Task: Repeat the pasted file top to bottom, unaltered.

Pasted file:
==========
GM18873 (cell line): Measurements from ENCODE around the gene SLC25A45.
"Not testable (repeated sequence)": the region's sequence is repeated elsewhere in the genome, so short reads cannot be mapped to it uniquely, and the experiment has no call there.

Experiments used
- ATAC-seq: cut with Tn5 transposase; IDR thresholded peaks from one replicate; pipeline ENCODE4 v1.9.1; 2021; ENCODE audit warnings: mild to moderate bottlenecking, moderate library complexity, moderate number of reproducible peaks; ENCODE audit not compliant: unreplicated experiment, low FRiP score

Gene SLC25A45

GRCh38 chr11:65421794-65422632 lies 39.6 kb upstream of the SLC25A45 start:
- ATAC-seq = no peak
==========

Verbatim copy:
GM18873 (cell line): Measurements from ENCODE around the gene SLC25A45.
"Not testable (repeated sequence)": the region's sequence is repeated elsewhere in the genome, so short reads cannot be mapped to it uniquely, and the experiment has no call there.

Experiments used
- ATAC-seq: cut with Tn5 transposase; IDR thresholded peaks from one replicate; pipeline ENCODE4 v1.9.1; 2021; ENCODE audit warnings: mild to moderate bottlenecking, moderate library complexity, moderate number of reproducible peaks; ENCODE audit not compliant: unreplicated experiment, low FRiP score

Gene SLC25A45

GRCh38 chr11:65421794-65422632 lies 39.6 kb upstream of the SLC25A45 start:
- ATAC-seq = no peak